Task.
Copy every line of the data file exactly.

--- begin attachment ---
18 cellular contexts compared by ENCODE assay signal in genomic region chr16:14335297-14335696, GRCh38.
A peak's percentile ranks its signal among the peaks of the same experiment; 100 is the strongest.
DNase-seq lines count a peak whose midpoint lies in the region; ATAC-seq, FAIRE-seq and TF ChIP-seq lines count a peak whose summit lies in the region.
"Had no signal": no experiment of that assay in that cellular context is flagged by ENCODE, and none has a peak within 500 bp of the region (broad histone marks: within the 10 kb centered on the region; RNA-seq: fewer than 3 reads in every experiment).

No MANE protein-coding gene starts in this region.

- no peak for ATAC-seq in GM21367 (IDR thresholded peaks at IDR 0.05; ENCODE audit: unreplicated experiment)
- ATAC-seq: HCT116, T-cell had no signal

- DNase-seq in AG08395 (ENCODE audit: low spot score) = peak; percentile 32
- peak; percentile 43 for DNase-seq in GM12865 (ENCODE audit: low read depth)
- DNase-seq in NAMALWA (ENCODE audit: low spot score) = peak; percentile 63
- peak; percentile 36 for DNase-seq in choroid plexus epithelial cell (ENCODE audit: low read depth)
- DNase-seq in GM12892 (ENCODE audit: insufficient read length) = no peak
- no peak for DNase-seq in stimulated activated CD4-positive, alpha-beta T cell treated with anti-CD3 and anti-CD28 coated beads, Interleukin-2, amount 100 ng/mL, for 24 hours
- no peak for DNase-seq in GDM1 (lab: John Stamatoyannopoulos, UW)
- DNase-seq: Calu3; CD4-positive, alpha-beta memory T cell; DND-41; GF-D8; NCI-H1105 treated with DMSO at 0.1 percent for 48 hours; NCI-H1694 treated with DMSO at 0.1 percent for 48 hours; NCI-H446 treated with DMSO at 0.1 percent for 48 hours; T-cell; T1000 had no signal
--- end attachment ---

18 cellular contexts compared by ENCODE assay signal in genomic region chr16:14335297-14335696, GRCh38.
A peak's percentile ranks its signal among the peaks of the same experiment; 100 is the strongest.
DNase-seq lines count a peak whose midpoint lies in the region; ATAC-seq, FAIRE-seq and TF ChIP-seq lines count a peak whose summit lies in the region.
"Had no signal": no experiment of that assay in that cellular context is flagged by ENCODE, and none has a peak within 500 bp of the region (broad histone marks: within the 10 kb centered on the region; RNA-seq: fewer than 3 reads in every experiment).

No MANE protein-coding gene starts in this region.

- no peak for ATAC-seq in GM21367 (IDR thresholded peaks at IDR 0.05; ENCODE audit: unreplicated experiment)
- ATAC-seq: HCT116, T-cell had no signal

- DNase-seq in AG08395 (ENCODE audit: low spot score) = peak; percentile 32
- peak; percentile 43 for DNase-seq in GM12865 (ENCODE audit: low read depth)
- DNase-seq in NAMALWA (ENCODE audit: low spot score) = peak; percentile 63
- peak; percentile 36 for DNase-seq in choroid plexus epithelial cell (ENCODE audit: low read depth)
- DNase-seq in GM12892 (ENCODE audit: insufficient read length) = no peak
- no peak for DNase-seq in stimulated activated CD4-positive, alpha-beta T cell treated with anti-CD3 and anti-CD28 coated beads, Interleukin-2, amount 100 ng/mL, for 24 hours
- no peak for DNase-seq in GDM1 (lab: John Stamatoyannopoulos, UW)
- DNase-seq: Calu3; CD4-positive, alpha-beta memory T cell; DND-41; GF-D8; NCI-H1105 treated with DMSO at 0.1 percent for 48 hours; NCI-H1694 treated with DMSO at 0.1 percent for 48 hours; NCI-H446 treated with DMSO at 0.1 percent for 48 hours; T-cell; T1000 had no signal